So – what do people do on Pi day? They make pies - all kinds: apple, cherry, blueberry or pepperoni, sausage, extra cheese. Or all of them.

They calculate pi. You can do this too - just grab a pie and measure its circumference (around the edge) in centimeters. Then divide that number by the diameter and you've got pie pi.

They might make pi-dyed T-shirts, speak pi-thon or scribble poetic lines of pi-ku. Like like haiku, it's composed with three lines: 5 syllables/ 7 syllables/ 5 syllables.
            Preheat, roll the dough
            Add sauce and cheese and garlic
            Pi are round not square

Speaking of Pie and Poetry, here’s a new book to check out. The first poem, “Edgar Allan Poe’s Apple Pie” wants to know how many cuts give 10 pieces. And though there is no pi for Poe, you might want to bake an extra pie to test your answers. Regardless of what the answer key says, you can indeed use four cuts for 10 pieces – if you don’t care about divvying up your pie equally.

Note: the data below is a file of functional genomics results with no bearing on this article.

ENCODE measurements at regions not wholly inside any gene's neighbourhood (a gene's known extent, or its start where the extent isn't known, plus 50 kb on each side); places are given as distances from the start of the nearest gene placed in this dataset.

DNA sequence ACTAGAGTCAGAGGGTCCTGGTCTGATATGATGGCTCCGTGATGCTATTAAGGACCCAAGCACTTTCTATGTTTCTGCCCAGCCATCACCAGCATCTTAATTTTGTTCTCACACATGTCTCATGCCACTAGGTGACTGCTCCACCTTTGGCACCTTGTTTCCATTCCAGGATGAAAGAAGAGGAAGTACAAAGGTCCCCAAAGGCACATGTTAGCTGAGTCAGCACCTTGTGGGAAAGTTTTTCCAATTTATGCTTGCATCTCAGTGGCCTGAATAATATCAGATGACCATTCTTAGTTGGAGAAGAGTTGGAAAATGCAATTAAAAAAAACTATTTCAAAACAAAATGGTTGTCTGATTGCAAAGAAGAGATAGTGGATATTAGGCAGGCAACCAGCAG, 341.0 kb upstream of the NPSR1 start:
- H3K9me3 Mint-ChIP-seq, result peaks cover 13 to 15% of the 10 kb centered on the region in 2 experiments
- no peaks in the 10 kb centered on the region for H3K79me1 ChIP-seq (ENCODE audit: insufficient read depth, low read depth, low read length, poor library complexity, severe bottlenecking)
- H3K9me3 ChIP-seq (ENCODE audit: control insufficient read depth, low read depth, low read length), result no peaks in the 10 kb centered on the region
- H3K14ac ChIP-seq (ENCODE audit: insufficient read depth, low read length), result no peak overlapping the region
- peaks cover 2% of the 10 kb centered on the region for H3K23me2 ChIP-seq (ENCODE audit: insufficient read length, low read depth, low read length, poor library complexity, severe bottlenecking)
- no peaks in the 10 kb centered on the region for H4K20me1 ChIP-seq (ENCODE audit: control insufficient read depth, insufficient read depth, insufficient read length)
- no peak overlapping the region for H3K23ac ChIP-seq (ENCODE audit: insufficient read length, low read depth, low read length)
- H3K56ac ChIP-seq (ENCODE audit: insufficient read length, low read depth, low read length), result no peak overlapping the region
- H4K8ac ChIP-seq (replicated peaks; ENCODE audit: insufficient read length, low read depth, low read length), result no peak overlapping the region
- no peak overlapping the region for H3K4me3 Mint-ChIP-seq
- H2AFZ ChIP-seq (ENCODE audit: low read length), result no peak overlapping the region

The poems make you think about math outside the the pie tin. I particularly like “Robert Frosts’s Boxer Shorts”, inspired by “Stopping by Woods on a Snowy Evening” and “William Carlos Williams’s Pizza” which – like certain plums – was just too inviting to resist.

Edgar Allan Poe's Pie is by children’s poet laureate and pie-eater, J. Patrick Lewis,and illustrated by Michael Slack. It's got 14 poems, each a reimagined classic poem spiced up with math, and should be on bookstore shelves by beginning of April. Published by Houghton Mifflin Harcourt (review copy from publisher).

If you’re still up for a slice of pi - and who isn't - drop by Vi Hart’s video on why “Pi is (still) wrong”